Taiwan’s momentous shift in governance will occur tomorrow when pro-independence President-elect Tsai Ing-wen and her Democratic Progressive Party (DPP) will take over office.
However, mainland China will not let this happen without a fight – this time, in the form of mounting pressure on Tsai to acknowledge the “One-China” policy before assuming office.
Tsai won the election by a landslide in January, ousting the long-standing Nationalist Party (KMT) from their stronghold rule over Taiwan. The Nationalist-run government was considerably China-friendly, though that had not always been the case. When the Chinese Communist Party took power in the mainland in 1949, the Nationalists were forced to retreat to Taiwan (formally, the Republic of China). There has never been armistice established nor a peace treaty signed between the two; the CCP considers Taiwan a breakaway province that can be re-taken by force if it wants.
The immense tension following the retreat and establishment of a self-ruled Taiwan was mollified somewhat in 2008 when the Nationalists and current leader (at least for one more day) Ma Ying-jeou recognized the “1992 Consensus”. The “1992 Consensus” refers to an unspoken understanding that year between the Nationalists and the Chinese Communist Party that there is only one China, but each may have their own interpretations of what that means.
President-elect Tsai has yet to acknowledge this – and it is inflaming China.
At a news briefing earlier this month, China’s Taiwan Affairs Office spokesman Ma Xiaoguang stressed that China and Taiwan must operate on the principle of the policy.
“We must repeat, if there is deadlock or a crisis across the Taiwan Strait, the responsibility will be on those who change the status quo,” Ma wrote in a transcript on the office’s website.
Since Tsai’s monumental victory, the months leading up to her inauguration have been filled with fierce strain coming from China’s government. That pressure continued Monday when the Chinese state-run news agency Xinhua reported a phone call between Chinese Foreign Minister Wang Yi and United States Secretary of State John Kerry in which Wang urged the U.S. to “abide by the One-China policy” and “properly handle the Taiwan issue,” according to CNBC.
In another example of applying considerable pressure on the island, China forcibly repatriated Taiwanese suspected of fraud from Malaysia and Kenya in April.
Taiwanese criminals “have been falsely presenting themselves as law enforcement officers to extort money from people on the Chinese mainland through telephone calls,” China’s Ministry of Public Security announced.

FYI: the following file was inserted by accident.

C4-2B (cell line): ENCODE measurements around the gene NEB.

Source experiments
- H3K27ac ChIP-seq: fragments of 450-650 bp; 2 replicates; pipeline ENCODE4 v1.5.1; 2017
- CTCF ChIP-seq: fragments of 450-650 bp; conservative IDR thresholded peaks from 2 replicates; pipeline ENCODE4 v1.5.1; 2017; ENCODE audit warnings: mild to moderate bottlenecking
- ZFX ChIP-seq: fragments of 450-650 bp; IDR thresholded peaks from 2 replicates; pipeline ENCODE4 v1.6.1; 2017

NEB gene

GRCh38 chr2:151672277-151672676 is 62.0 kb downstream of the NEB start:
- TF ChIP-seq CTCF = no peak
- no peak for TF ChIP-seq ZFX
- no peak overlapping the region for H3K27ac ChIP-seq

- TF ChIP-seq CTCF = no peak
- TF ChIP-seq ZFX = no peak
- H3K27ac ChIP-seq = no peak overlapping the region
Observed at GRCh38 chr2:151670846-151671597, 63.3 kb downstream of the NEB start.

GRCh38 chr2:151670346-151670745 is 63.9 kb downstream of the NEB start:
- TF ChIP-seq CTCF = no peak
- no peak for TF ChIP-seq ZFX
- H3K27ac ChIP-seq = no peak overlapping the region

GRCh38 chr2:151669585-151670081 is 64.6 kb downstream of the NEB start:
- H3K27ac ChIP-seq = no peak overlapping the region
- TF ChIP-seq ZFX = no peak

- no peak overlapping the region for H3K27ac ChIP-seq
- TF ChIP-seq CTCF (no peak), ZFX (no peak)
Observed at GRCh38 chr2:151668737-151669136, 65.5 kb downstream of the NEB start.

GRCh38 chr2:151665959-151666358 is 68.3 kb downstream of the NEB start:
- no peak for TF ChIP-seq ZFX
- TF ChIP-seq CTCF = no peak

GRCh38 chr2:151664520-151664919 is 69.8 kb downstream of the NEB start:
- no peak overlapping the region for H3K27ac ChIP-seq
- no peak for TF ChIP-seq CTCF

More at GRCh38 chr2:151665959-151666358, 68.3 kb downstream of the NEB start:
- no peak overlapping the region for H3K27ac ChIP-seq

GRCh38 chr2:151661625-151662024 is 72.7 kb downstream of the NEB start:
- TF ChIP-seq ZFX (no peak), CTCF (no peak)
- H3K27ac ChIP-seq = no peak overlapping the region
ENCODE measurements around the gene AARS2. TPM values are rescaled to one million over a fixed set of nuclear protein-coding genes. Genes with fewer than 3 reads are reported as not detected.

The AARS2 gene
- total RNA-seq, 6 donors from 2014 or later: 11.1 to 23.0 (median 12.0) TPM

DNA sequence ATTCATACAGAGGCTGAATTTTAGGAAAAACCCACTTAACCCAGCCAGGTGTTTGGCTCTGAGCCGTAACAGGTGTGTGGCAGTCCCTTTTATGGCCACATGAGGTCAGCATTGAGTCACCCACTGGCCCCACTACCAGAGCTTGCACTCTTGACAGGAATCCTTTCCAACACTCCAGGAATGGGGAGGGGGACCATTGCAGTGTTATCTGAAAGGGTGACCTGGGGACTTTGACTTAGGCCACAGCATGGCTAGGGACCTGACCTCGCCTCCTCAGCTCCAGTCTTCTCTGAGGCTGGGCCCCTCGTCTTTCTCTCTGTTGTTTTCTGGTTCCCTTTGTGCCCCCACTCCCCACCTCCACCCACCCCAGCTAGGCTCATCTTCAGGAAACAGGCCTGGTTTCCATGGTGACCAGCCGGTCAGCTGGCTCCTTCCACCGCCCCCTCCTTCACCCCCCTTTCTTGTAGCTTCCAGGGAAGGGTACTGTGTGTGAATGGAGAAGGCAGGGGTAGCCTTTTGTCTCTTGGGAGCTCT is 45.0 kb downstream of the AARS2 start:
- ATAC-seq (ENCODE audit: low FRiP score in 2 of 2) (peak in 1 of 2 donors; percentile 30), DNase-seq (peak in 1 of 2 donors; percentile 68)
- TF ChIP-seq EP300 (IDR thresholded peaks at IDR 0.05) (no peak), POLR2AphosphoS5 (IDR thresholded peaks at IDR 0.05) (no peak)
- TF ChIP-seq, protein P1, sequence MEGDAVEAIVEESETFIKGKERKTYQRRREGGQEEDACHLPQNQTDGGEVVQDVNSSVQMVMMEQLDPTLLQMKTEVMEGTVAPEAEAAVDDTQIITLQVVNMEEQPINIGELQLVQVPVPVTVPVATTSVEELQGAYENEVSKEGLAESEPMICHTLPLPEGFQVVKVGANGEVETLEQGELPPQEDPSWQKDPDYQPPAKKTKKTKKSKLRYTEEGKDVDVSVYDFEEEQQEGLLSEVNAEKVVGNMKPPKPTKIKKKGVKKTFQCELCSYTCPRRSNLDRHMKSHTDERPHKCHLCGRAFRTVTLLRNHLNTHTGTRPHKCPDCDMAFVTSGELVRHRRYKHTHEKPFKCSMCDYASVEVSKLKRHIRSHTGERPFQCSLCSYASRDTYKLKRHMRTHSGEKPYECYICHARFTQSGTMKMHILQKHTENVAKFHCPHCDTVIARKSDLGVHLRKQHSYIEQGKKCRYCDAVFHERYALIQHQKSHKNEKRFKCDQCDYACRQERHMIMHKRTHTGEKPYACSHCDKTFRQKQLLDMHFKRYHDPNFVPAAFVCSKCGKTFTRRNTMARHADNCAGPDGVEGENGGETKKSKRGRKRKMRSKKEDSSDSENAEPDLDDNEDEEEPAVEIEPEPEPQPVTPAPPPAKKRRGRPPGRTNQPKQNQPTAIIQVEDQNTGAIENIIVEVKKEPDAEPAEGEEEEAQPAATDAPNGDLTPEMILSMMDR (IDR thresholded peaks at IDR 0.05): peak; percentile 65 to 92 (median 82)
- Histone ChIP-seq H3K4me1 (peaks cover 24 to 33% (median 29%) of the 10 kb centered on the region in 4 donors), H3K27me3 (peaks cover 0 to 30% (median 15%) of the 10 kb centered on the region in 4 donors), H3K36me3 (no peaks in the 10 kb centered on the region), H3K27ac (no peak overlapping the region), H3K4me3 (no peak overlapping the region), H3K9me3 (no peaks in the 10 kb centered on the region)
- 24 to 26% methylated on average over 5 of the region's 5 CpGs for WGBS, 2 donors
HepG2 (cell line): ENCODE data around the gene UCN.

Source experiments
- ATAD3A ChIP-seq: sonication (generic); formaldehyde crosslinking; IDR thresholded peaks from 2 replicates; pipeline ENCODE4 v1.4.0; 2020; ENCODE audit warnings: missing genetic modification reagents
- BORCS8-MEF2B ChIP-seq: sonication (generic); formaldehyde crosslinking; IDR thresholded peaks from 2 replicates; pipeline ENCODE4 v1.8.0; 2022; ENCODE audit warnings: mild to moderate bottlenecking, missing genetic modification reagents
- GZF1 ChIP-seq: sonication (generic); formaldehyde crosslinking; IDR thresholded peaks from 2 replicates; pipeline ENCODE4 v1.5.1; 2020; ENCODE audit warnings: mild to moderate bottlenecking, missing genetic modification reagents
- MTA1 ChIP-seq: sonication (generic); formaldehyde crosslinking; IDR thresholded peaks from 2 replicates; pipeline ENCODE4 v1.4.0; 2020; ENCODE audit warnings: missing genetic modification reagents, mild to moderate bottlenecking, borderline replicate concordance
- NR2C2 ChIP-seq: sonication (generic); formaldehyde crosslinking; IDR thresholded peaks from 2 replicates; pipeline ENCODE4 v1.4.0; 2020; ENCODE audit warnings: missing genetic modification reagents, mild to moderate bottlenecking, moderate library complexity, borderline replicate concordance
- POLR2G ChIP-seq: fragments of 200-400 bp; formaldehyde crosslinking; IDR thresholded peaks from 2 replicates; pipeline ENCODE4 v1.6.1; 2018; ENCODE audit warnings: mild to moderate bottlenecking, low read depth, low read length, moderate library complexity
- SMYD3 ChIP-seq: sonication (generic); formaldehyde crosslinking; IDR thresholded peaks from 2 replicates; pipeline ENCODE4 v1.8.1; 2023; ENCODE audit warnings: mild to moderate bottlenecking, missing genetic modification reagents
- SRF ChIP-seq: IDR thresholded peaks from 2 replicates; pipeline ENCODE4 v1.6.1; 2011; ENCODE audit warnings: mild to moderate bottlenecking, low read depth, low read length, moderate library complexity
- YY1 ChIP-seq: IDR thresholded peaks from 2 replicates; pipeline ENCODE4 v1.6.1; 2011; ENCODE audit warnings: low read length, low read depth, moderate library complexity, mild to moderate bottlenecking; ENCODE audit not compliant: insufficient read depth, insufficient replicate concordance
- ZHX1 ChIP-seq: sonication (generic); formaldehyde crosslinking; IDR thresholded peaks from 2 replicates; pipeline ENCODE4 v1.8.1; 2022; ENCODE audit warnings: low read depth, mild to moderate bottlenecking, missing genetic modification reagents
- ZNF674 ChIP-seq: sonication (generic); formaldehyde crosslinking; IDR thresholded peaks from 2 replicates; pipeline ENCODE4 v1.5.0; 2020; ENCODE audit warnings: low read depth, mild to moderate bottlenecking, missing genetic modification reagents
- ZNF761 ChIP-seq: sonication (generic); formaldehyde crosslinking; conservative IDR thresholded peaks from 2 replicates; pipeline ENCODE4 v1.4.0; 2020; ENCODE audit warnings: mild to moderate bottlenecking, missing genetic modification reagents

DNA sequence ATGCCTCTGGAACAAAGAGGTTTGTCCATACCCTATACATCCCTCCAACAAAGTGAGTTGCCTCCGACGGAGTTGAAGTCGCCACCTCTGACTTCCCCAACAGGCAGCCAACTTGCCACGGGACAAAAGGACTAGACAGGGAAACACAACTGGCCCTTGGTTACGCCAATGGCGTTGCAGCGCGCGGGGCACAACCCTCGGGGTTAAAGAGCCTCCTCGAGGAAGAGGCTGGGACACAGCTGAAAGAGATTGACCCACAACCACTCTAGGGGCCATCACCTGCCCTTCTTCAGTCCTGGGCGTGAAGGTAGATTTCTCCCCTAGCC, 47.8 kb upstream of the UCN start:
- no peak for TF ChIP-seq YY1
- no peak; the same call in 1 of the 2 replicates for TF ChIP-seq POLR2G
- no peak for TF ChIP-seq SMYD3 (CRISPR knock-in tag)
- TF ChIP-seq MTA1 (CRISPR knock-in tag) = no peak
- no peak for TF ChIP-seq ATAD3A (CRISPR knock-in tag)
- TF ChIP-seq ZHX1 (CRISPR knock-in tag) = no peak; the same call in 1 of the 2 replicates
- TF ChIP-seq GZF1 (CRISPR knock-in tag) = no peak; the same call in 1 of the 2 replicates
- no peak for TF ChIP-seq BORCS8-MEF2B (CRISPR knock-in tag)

In March, Chinese military commemorated a major conquest over Taiwan’s Nationalist forces in 1949.
Also in March, China warned Taiwan not to pass new laws governing relations with China, CNBC reports.
Some experts’ take on the situation:
Katherine Tseng, a researcher at National University of Singapore who specializes in international law and cross-strait relations, commented on this saying, “They are telling Taiwan that they need to play the game by Beijing’s playbook and are using every tactic they have.”
“To the nationalists, Taiwan is part of Chinese territory, it is the last bastion of resistance against imperialism and that refers to America. They are pushing Beijing: ‘this is what you told us in the textbooks, you can’t let it go’,” she added.
Mark Harrison, a Taiwan specialist at the University of Tasmania in Australia, cautioned reading too much into China’s gambit. “The key pressure point that Chia is likely to continue applying to Tsai is her to acknowledge the 1992 Consensus,” he said.
Harrison went on to to say that Taiwan is retorting back to China, asking the mainland “to give it a bit of breathing space and present itself as more reasonable and accommodative for some equilibrium in the relationship.”
Tsai Ing-wen publicly maintains that she will keep the status quo. However, both experts say she will likely continue a to take a passive stance on the China-Taiwan relationship – at least in the short-term – as she focuses on local issues.
“It is too early to see whether there will be a change in China’s policies towards Taiwan. China must have foreseen DPP coming into power and yet they didn’t change their policies in preparation, so there is no sign that they have a new policy position that they are ready to implement,” said Harrison.